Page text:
IHME researchers forecast a peak of about 1000 deaths a day in mid-September, and a total of 76,000 additional deaths by 1 November. But if 95% of the people in the United States wore masks, their model predicts, 49,000 of those lives would be saved. Americans, including young and healthy people, should not underestimate this variant, warns Ali Mokdad, an IHME epidemiologist. “Delta is a nasty one,” he says.

The problem, though, is that we will never see mask usage as high as 95%, because many adult Republicans still refuse to wear them. As Axios reported last month, “The most hardcore opponents of coronavirus vaccination—the group who say they’ll never get one—tend to be older, whiter and more Republican than the unvaccinated Americans who are still persuadable.” Even worse, while masks in schools may work to protect unvaccinated kids from acquiring the virus from other kids in their classrooms, they can’t protect those same kids from being infected by their parents.

So what may be unavoidable are more school closures, more quarantines, more switching back to online learning (for smaller children not yet vaccinated), and more irate families with small children forced to stay home, even as their workplaces open up in the fall. All thanks to Republicans and their disinformation spigot of Fox News. As Washington Post columnist Eugene Robinson put it this week:

This is the GOP’s pandemic now. Cynical and irresponsible Republican politicians have created an environment that is killing Americans who shouldn’t have to die, swamping hospital systems with desperately ill patients, and generally ensuring that the pain and disruption of covid-19 are with us longer than they need be or should be. And they’ve done so in their own self-interest.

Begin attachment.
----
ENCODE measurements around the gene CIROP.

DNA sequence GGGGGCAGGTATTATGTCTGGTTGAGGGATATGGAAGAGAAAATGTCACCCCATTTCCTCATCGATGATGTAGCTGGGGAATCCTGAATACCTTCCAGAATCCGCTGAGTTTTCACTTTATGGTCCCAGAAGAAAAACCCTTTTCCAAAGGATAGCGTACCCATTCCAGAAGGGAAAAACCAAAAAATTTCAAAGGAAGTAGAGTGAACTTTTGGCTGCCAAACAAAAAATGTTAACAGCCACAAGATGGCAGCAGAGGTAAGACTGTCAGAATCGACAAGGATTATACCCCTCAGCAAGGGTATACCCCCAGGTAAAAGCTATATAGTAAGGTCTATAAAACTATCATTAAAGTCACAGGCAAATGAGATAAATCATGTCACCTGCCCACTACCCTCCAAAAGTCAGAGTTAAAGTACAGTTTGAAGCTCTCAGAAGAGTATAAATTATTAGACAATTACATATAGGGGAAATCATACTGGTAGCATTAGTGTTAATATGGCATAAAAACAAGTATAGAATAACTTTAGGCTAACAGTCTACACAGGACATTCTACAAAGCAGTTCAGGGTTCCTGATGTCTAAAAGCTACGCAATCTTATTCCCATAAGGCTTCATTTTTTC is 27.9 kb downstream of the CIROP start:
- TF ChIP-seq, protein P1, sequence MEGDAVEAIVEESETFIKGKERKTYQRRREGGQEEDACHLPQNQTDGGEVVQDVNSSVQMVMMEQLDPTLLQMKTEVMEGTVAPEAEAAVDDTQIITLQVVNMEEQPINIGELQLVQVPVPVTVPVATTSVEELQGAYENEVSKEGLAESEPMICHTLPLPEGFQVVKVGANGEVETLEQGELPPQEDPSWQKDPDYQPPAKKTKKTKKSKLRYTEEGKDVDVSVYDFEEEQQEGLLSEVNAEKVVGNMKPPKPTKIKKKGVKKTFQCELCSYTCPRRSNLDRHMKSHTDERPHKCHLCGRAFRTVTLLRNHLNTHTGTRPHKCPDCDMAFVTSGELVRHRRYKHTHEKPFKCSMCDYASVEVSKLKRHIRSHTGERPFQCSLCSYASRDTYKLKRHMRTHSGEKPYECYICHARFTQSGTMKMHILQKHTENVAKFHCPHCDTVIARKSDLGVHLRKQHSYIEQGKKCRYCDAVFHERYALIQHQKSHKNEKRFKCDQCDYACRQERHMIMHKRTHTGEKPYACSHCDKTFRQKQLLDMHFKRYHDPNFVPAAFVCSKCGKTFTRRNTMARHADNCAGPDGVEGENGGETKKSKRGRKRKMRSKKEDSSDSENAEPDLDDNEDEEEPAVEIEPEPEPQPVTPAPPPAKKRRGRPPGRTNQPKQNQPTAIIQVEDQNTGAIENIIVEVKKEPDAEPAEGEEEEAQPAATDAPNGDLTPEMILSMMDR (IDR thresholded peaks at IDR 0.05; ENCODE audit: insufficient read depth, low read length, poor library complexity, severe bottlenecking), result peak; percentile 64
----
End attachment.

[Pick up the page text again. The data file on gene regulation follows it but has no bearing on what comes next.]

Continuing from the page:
Yes, the more-infectious delta variant is driving this new wave. But vaccination and mask-wearing have the power to check that spike in cases, and to prevent those new diagnoses from turning into hospitalizations and deaths.

Can we possibly be so stupid that we ignore all empirical evidence and insist on inflicting grievous self-harm? Ambitious Republicans are betting that the answer to that question is yes.

Unfortunately for the rest of the country, the high contagiousness of the delta variant doesn’t stop at state borders. Had Republicans not embarked on a train of disinformation and lies, the number of fully vaccinated Americans would now be north of 80%, and the delta variant, if still extremely virulent, could have been managed. There would likely have been no need for kids to go back to masking, anymore than there was such a need at the beginning of the summer. But millions of vaccine-eligible Republicans didn’t do that, and as a result, parents will be living with the consequences over the next several months.

No wonder Fox News is upset. They just can’t handle the truth.